“Memories Live in Our Bodies:” Review of Well Contested Sites at Columbia University

Well Contested Sites was part of a three-day symposium at Columbia University, “Art and Mass Incarceration,” Feb. 27th – March 1st

by Irini Zervas

“Over-incarceration is not just a black or racial issue, it’s an issue for all Americans who care about democracy and equity and fair play and decency. We are killing our own country’s future. And we’re killing genius in jail cells that does not have a chance to blossom and to flower. “ – Randall Robinson, lawyer, author and activist


Walking into the auditorium at Columbia’s Barnard College, I wasn’t sure what exactly I was walking into. It turns out that Columbia’s screening of Well Contested Sites (see link here), a 12-minute film produced in 2012, brought a diverse mix of public policy and art students, lawyers and human rights activists, dance professors and ex-convicts into the same room. The screening was followed by a few audience ice-breakers and a Q-and-A with some of the individuals mentioned above.

The film is a collaboration between a group of previously incarcerated men, Bay Area performing artists, choreographer Amie Dowling and filmmaker Austin Forbord. With Alcatraz as its backdrop, the dancers move about the decaying space in movements that are at times symbolic, cathartic and utterly quotidian. Well Contested Sites’ actors are both its performers and the subjects of the piece. It is these dualisms of subject and object, confined and freed, that play out in the piece, challenging the viewer’s conception of the complex site that is the modern-day justice system.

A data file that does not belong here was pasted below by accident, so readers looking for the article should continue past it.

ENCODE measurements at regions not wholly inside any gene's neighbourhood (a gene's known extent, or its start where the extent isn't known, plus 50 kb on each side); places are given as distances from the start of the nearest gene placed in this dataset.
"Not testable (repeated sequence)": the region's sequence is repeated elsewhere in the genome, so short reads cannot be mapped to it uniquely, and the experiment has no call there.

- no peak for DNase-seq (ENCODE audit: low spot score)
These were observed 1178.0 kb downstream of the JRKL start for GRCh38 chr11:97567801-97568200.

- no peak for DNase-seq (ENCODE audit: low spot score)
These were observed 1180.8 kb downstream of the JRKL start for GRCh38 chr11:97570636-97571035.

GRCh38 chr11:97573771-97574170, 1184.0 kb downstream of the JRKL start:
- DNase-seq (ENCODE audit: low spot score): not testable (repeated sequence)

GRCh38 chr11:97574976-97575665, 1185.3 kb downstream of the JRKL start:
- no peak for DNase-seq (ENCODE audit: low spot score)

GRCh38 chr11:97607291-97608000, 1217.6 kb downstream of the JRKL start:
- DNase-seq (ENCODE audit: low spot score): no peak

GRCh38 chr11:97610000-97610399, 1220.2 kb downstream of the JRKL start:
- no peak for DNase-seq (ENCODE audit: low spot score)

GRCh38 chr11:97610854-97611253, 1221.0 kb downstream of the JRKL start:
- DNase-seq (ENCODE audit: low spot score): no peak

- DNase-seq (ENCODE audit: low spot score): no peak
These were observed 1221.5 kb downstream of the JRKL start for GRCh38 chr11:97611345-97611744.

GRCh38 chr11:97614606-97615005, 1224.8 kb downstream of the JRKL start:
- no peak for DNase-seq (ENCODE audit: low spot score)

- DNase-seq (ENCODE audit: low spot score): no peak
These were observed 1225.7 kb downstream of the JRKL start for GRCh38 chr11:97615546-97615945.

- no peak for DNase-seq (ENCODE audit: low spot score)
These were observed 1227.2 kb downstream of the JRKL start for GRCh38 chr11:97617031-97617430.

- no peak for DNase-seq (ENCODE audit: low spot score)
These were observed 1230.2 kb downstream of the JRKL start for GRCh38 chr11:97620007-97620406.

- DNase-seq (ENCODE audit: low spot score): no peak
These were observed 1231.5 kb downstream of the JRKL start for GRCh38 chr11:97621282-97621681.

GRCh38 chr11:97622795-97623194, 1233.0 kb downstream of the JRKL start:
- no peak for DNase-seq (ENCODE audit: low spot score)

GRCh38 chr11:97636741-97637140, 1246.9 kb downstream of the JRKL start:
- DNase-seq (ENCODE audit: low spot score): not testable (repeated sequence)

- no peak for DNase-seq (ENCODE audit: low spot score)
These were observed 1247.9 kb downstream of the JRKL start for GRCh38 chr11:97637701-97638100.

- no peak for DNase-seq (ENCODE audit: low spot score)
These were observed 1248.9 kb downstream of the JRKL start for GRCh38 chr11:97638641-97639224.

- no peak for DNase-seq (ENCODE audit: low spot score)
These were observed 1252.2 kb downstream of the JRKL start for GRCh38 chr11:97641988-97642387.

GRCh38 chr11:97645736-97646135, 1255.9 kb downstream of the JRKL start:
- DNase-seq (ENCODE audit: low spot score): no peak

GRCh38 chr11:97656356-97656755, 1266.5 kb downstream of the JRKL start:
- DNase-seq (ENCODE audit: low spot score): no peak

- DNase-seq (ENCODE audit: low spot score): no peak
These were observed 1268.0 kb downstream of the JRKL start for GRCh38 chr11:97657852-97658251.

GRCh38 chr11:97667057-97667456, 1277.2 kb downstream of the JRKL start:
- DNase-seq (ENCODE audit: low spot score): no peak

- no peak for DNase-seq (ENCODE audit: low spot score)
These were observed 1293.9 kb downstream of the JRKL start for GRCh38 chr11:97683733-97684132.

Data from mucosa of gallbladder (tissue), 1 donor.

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Getting in on the “Action” at The Kitchen


by Irini Zervas


On Thursday, Oct. 10th, students in Malik Gaines’ Get Me Bodied: Theories of the Body course attended a screening of Community Action Center (CAC) by A.K. Burns and A. L. Steiner at The Kitchen. At the film’s showing in NYC, the artists introduced the project as the final stop on their “X-Cuntry Tour,” which took them to numerous cities across the North American West and South. In addition to showing the film in each city, they connected with local communities and queer activist groups along the way. This short essay is an extension of some of the ideas generated in our class discussion following the film.


A symbolic 69 minutes, the film is arranged as a series of erotic vignettes. While themes of brazen sexuality and queer desire pervade its imagery, it is the moments of ambiguity in Burns and Steiner’s work that are most engrossing. Hot, funny, slippery and nostalgic are all words that can be used to describe the film. But, if porn can be loosely defined as the depiction of sexual fantasy in visual, real-time form, how much of CAC’s reworking of the porno can be categorized as the illustration of fantasy, and how much as merely a conceptual exercise about queer desire?